Our Taslan windshirts seem to breathe very well. Part of that may be due to the fabric itself: it is not coated and not ultra-light, although it does have visible pores between the fibres in the weave. Well, so much for the fabric.
What has not been mentioned yet is that the design of the windshirt means it is loose and flappy, even on the arms. My best guess is that more than 3/4 of the air flow out of the windshirt as it is worn is not through the fabric but due to bulk air movement as we move around. Now try to model that!
Fwiiw, I still think that anyone complaining about a lack of breathability is simply wearing too much clothing. If you re ‘working’ (ie walking), your basic metabolic rate is probably enough to keep you warm down to near 0 C. You just don’t need multiple layers.
This is BackpackingLIGHT. Ditch the excess!
CheersJan 26, 2023 at 5:01 pm #3771509
Can you describe what Taslan is? Pretend I live on the other side of the planet and have never heard of it before you mentioned it.Jan 26, 2023 at 5:33 pm #3771513
The definition of Taslan has evolved over the years.
At the start it was simply a plain weave fabric using air-textured fibres. Such fibres are not smooth straight fibres which you might find in a (usually shiny) UL fabric; instead the individual fibres in the threads are a bit curly or kinky – more like organic fibres. This is done by air-blasts near the spinnaret. The effect is to make the fabric more ‘textured’ and softer, unlike the smooth shiny UL fabrics.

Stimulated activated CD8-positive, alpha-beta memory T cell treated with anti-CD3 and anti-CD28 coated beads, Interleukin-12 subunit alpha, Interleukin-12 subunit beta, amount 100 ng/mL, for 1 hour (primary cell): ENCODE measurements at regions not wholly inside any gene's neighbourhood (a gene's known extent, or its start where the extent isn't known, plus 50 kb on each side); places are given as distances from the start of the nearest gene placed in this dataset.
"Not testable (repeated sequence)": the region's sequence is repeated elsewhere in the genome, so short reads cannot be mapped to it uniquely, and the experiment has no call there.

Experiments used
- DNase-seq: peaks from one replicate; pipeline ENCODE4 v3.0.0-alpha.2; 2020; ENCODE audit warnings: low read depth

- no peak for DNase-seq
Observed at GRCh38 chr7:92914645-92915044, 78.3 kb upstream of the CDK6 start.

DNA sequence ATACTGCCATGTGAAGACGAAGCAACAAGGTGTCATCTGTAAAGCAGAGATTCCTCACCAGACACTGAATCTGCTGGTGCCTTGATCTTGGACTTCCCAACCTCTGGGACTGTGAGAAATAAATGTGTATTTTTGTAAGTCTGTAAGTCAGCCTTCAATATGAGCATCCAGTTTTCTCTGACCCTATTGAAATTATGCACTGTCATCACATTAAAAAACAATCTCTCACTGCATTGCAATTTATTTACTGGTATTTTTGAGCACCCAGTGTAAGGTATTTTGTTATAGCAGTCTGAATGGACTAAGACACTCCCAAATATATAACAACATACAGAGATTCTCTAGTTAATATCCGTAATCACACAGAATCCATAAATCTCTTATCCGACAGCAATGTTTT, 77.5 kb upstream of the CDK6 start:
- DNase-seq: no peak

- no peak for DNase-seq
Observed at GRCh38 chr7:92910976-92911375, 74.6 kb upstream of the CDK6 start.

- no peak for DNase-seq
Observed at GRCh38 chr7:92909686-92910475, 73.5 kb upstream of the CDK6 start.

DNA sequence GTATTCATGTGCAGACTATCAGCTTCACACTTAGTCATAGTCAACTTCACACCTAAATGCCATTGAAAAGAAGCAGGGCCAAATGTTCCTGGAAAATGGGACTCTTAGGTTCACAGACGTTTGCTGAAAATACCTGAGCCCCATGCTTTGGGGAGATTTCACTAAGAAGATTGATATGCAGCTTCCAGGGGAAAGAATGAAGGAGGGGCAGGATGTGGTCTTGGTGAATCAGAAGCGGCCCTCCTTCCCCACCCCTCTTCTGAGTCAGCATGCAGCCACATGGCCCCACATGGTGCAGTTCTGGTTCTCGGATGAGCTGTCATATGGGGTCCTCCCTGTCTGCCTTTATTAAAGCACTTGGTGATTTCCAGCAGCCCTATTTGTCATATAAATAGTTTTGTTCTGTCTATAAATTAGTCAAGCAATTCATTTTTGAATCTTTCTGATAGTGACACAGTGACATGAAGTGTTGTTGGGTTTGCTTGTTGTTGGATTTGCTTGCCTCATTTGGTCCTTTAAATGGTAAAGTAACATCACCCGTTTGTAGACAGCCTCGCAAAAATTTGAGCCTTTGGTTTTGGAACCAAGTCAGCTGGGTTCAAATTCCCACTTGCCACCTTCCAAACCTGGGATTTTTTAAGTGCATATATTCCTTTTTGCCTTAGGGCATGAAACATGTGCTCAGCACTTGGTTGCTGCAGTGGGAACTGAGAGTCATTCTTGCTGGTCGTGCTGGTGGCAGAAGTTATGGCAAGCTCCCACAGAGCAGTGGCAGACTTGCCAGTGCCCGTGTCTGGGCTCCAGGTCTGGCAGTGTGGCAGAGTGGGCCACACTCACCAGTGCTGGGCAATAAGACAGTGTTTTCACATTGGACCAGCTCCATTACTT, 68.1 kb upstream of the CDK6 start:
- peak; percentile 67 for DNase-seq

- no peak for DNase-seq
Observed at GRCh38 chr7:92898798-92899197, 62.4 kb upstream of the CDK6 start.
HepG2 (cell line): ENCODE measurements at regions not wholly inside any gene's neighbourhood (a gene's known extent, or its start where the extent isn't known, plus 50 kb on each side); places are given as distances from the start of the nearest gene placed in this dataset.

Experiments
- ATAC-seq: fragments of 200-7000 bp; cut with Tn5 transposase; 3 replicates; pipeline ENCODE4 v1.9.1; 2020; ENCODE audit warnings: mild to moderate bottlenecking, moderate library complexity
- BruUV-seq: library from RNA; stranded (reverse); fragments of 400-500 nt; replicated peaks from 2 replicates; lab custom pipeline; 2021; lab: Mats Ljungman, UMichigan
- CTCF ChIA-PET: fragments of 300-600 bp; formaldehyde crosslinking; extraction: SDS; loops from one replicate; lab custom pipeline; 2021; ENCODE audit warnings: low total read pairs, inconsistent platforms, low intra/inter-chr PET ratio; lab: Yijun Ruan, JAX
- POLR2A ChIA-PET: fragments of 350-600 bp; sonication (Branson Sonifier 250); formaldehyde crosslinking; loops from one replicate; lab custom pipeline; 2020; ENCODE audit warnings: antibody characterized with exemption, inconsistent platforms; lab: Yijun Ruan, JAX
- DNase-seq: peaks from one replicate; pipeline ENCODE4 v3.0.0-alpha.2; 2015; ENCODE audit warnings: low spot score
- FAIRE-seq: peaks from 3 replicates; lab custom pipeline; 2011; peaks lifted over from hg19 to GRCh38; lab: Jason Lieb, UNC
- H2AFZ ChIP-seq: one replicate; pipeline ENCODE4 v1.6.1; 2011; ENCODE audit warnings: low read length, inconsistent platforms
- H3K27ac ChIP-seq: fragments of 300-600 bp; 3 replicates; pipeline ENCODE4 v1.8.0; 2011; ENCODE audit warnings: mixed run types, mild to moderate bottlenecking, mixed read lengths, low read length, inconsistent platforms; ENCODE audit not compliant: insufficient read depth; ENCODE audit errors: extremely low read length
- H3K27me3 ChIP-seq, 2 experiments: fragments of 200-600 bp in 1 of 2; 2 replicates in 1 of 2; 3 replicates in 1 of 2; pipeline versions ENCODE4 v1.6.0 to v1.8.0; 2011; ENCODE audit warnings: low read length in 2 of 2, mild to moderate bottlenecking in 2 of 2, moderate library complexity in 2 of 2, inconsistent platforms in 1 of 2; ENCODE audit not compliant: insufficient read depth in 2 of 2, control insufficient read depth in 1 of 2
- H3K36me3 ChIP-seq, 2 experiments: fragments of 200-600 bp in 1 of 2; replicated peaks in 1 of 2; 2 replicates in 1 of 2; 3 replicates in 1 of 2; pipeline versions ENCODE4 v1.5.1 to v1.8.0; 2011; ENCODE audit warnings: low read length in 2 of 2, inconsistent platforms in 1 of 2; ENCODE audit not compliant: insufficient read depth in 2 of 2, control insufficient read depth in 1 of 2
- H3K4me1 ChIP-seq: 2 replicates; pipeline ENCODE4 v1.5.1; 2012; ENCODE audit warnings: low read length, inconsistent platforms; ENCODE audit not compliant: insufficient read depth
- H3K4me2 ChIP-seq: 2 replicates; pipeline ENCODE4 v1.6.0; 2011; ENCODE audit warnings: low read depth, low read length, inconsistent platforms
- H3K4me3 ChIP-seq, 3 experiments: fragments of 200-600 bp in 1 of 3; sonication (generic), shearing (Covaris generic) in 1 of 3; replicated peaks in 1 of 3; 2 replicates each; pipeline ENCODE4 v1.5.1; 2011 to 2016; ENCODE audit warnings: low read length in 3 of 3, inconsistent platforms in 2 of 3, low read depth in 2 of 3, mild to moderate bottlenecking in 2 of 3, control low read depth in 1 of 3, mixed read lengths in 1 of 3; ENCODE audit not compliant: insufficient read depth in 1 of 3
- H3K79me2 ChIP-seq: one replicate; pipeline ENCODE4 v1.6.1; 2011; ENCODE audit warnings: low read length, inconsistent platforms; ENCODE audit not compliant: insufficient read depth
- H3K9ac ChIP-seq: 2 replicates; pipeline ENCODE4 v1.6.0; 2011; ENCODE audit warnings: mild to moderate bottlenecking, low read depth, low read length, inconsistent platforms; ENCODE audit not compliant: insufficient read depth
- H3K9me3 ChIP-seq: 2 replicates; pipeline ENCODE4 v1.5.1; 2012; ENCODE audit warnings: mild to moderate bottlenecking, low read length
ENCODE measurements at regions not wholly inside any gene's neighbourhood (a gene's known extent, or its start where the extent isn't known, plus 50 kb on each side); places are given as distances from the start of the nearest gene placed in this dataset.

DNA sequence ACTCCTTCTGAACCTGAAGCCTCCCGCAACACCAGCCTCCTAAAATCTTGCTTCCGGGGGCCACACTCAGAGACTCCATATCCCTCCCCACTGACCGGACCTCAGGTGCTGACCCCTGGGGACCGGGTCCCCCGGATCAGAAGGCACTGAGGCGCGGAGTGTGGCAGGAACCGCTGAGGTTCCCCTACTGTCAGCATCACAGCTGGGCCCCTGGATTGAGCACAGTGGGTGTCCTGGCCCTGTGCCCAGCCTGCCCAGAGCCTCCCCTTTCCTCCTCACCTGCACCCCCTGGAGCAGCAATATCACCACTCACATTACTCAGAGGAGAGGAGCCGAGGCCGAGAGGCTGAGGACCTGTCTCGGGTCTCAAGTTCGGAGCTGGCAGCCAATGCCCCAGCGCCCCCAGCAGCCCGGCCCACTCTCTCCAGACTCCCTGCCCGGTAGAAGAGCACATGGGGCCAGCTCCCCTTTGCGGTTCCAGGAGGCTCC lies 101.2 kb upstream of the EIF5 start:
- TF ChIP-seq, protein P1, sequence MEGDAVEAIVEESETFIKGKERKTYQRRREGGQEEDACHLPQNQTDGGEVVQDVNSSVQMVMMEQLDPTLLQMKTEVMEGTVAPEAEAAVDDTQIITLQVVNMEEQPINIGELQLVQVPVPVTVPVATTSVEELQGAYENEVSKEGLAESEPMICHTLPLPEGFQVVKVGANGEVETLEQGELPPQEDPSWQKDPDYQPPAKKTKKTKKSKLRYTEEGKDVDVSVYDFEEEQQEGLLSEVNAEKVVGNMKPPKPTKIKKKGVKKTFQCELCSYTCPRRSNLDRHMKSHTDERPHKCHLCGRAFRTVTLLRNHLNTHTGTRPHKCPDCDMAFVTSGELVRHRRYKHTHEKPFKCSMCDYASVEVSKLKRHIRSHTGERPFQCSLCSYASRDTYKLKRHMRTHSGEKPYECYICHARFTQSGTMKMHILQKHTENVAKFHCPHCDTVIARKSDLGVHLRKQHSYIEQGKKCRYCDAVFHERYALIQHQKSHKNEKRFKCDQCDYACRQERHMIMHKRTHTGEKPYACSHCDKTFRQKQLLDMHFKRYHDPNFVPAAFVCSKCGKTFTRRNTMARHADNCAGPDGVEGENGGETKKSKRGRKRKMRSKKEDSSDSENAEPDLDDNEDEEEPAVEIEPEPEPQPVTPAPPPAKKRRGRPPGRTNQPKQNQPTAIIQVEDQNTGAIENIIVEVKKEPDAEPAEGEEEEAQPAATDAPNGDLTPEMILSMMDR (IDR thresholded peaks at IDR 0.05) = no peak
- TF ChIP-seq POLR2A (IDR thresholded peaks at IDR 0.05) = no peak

Unlike a (cheap) polyester shirt which tends to cling to the skin if you are at all sweaty, a Taslan fabric will not cling. The surface of the fabric is too ‘fluffy’ for that.
Today you can find both nylon and polyester ‘Taslan’ fabrics. It comes with both a plain weave and a taffeta weave: the difference there lies in the sort of weaving loom used. You can even get a stretch version of Taslan: add a bit of elastane or supplex to the weave. In addition, the mfrs have started to experiment with coatings to enhance the properties: improved water rejection. I think the coatings may be silicone. I question their value.